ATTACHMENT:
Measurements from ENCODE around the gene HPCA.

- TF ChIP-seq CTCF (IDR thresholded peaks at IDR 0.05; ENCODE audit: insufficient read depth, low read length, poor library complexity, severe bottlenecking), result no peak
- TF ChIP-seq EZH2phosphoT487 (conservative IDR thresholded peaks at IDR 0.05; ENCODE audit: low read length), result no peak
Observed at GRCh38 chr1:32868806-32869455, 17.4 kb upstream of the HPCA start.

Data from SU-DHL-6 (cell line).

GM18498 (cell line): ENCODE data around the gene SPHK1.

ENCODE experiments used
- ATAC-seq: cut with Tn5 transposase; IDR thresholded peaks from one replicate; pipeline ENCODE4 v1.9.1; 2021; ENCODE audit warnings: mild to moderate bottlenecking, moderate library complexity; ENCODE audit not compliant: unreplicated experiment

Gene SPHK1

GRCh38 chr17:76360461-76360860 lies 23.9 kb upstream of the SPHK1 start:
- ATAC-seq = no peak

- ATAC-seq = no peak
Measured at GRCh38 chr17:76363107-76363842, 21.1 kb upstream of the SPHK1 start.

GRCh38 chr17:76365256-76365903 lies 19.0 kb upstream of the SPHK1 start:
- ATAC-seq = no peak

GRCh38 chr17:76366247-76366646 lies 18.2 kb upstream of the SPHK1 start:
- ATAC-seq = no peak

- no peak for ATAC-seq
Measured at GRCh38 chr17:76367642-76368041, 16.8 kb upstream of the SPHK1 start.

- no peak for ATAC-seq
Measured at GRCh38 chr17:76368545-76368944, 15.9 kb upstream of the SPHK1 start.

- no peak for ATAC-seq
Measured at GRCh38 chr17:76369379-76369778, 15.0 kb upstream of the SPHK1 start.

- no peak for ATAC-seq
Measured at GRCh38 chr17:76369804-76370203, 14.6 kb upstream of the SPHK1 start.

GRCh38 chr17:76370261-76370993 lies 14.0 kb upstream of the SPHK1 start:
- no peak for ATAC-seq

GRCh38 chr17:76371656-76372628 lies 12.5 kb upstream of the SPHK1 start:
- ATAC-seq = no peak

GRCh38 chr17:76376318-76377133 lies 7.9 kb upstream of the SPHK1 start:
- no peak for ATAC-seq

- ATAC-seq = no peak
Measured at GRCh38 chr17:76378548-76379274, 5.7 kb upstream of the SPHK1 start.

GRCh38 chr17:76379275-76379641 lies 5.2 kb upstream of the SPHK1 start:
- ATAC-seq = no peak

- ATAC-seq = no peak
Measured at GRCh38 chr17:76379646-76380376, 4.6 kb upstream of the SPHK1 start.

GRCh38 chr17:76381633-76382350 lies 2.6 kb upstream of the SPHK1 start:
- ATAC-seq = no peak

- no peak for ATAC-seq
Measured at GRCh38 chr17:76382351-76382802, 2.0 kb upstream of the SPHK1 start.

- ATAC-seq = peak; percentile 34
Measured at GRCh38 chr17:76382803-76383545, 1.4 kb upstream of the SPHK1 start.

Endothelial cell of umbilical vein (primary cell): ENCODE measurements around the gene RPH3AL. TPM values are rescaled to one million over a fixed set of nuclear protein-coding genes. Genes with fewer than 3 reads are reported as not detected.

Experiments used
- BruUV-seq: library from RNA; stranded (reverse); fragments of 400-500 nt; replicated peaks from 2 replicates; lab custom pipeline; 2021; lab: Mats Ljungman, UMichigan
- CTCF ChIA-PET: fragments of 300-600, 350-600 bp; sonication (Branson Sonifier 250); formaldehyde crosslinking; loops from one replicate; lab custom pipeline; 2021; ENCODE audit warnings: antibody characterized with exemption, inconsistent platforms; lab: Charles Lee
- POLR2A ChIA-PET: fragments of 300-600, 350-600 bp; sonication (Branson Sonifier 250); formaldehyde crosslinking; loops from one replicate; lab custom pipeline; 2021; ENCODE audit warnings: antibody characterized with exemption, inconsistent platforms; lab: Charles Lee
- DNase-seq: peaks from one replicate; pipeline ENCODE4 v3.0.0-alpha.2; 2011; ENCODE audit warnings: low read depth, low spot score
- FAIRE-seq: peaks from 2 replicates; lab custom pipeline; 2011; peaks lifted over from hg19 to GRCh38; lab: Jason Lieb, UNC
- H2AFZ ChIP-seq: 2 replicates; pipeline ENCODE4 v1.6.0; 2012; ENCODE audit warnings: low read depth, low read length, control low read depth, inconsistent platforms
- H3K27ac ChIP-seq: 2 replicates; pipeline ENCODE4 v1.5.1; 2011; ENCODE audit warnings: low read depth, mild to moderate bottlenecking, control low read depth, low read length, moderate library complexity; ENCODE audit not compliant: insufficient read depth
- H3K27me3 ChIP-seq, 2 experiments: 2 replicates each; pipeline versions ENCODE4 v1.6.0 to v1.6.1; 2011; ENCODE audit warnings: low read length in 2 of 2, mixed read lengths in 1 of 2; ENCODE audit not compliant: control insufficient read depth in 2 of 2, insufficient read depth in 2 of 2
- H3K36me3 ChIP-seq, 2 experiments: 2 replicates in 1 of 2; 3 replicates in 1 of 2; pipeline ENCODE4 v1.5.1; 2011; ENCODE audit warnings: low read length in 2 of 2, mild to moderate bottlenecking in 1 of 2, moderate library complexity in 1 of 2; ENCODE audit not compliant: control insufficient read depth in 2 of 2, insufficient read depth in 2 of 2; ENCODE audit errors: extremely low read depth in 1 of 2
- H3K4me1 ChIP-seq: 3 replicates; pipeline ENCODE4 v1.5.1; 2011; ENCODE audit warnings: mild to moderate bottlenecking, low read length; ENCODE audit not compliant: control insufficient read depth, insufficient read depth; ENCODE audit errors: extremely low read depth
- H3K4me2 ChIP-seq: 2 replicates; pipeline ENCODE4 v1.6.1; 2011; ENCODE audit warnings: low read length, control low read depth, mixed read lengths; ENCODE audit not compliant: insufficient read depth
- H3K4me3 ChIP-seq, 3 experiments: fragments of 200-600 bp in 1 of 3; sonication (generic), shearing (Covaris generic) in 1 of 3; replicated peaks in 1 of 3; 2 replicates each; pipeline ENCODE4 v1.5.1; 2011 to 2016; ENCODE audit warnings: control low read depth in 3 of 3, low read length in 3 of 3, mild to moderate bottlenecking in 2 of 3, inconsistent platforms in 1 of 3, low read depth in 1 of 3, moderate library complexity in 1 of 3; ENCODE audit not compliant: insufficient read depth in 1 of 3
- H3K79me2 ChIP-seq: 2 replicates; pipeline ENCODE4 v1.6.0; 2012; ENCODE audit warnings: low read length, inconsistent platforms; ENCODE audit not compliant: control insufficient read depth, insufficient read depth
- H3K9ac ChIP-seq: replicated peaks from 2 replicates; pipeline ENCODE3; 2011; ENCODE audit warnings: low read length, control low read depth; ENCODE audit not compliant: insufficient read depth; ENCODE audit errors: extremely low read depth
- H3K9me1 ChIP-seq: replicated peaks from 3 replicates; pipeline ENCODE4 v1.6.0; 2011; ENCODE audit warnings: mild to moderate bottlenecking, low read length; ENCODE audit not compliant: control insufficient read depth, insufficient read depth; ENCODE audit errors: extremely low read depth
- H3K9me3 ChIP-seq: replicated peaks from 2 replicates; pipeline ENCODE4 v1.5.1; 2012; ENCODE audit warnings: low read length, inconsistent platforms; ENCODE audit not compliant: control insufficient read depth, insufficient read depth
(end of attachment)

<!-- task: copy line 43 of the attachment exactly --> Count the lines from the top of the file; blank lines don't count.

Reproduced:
Measured at GRCh38 chr17:76382803-76383545, 1.4 kb upstream of the SPHK1 start.